that during the trip we were able to drink only out of the water we
brought, so we didn't need to purify any water. We did cook with creek
water (but the cooking would kill any bugs in it). We had sunset just
after dinner. We set up a bear bag in a tree to keep our food in (Racoons
are known to be in the area). It was a pain since we didn't have any good
bags to put the stuff in. We put it in the tent bag, but that wasn't
water-proof, so we stuck that in the garbage bag and kludged it up. Next
time, I'd rather go out and buy a water-proof sack of some kind to use.
Lynn wanted to spend the night outside under the stars. I was rather
skeptical about it due to the weather, but Lynn insisted. We put all three
packs in the tent to keep them dry. We wrapped Lynn in the space blanket
to keep light rain off and retired. If it started raining much, Lynn
planned on bailing out and joining us. Despite some sprinkles early in the
evening, it was dry, so Lynn stayed out all night. In the morning we had
breakfast and broke camp. We planned on leaving around 7am so we could
make it around a point that required a 4 ft tide (which came around 10am).
If we missed the point, we'd be stuck waiting 6 hours for the tide to come
up and down. Instead of wading Mosquito creek (and with it being low tide
in the morning), we went down the beach to where the creek spread out real
wide and shallow, and walked across in our hiking boots. Since it was low
tide, we took the shore route south of the creek instead of hitting the
upland trail. There were a couple tricky climbs/descents on the way south,
but no real problems. When we were crossing the 4' and 5' headlands, we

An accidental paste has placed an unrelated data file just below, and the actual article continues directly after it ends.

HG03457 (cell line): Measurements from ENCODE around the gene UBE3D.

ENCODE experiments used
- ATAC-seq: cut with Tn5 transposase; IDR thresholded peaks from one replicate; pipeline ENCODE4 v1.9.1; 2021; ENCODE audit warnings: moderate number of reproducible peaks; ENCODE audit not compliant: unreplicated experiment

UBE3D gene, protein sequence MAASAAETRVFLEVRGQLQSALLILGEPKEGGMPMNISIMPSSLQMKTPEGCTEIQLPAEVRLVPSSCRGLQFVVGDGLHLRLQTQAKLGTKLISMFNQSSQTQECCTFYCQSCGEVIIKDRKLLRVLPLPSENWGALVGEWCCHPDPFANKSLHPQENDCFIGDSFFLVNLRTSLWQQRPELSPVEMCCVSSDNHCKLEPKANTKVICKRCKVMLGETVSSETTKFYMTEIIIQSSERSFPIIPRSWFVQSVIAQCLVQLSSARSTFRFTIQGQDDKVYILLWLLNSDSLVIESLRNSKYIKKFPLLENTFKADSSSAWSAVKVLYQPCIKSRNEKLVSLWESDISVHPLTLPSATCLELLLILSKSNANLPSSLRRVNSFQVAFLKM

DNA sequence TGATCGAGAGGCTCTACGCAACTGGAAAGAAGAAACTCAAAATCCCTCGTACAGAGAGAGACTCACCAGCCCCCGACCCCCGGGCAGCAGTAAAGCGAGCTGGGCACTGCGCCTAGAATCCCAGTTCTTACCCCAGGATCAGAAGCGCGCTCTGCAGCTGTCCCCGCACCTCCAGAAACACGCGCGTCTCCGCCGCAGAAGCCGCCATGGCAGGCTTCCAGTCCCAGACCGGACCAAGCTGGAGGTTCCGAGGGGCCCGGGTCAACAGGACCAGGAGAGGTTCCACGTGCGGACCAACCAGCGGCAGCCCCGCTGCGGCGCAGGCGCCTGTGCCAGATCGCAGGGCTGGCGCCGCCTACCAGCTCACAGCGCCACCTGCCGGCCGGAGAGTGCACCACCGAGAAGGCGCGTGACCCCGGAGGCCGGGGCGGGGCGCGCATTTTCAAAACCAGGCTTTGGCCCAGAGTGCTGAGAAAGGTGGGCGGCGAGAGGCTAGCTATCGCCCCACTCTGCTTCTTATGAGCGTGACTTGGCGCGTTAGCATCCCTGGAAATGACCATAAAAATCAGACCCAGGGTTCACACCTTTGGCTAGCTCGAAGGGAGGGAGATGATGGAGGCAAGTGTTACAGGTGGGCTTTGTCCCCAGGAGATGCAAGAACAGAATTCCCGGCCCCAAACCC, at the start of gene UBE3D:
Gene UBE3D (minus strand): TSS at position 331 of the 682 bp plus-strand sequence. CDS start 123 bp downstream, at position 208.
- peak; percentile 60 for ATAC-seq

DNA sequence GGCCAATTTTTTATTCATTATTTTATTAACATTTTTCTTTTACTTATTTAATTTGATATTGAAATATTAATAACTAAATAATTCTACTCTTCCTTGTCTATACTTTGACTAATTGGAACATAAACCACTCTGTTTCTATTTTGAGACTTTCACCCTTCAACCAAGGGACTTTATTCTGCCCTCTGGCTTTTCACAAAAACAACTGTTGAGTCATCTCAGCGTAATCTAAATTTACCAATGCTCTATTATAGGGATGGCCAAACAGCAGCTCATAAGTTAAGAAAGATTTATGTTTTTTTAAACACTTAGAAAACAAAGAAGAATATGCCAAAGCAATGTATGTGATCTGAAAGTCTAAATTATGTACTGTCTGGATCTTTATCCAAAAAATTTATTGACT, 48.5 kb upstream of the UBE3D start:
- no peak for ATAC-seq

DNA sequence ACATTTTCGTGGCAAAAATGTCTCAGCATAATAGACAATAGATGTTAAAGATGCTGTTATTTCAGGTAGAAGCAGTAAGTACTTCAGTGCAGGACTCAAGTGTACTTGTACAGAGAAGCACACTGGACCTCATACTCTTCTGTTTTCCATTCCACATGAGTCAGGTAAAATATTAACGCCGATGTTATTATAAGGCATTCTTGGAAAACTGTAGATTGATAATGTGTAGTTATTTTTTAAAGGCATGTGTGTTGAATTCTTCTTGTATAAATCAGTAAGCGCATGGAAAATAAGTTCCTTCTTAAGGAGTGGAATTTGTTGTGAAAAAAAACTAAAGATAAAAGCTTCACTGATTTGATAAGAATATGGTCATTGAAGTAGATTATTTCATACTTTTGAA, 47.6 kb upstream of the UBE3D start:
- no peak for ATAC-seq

had to do lots of rock scrambling since the sandy beach part was already
under water. The later we would have been, the harder the crossings would
have been. If we had been about an hour later, we wouldn't have been able
to make it. When we got to the Hoh river (at Oil City) we took a break to
look at the coast before heading inland to the car. We saw a trail that
was marked with some orange tape. We took that, which turned out to be a
mistake. It looks like that marked a trail under development. It was in
very poor condition, and very muddy. About half way along we decided it
wasn't the correct way, but that it was probably just as easy to continue
as to go back. The correct way (probably) was to follow the river coast
inland further and then pick up a trail. We got back to the cars around
noon. On the trip we discovered that (if the tides work right) you can
cover distances pretty fast. We had originally planned a 3 day weekend for
the trip, but found we easily did it in two. I'd expect that we could do
the northern trip (from La Push north) in a weekend (a 3 day weekend for
Additional note (for 95/08/30): gloves would be convenient for use on the
ropes on the sand ladders. Bring them next time.
Lynn on beach near start of hike.
Jim climbing a sand ladder.
Lynn climbing a sand ladder.
Lynn and Jim crossing under a fallen tree.
Campsite in the sunset glow.
Running in front of the sunset.
Island off the coast in morning clouds.
Jim and Lynn near the end of the hike.
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Last updated on: Mon Jun 8 16:50:16 PDT 2015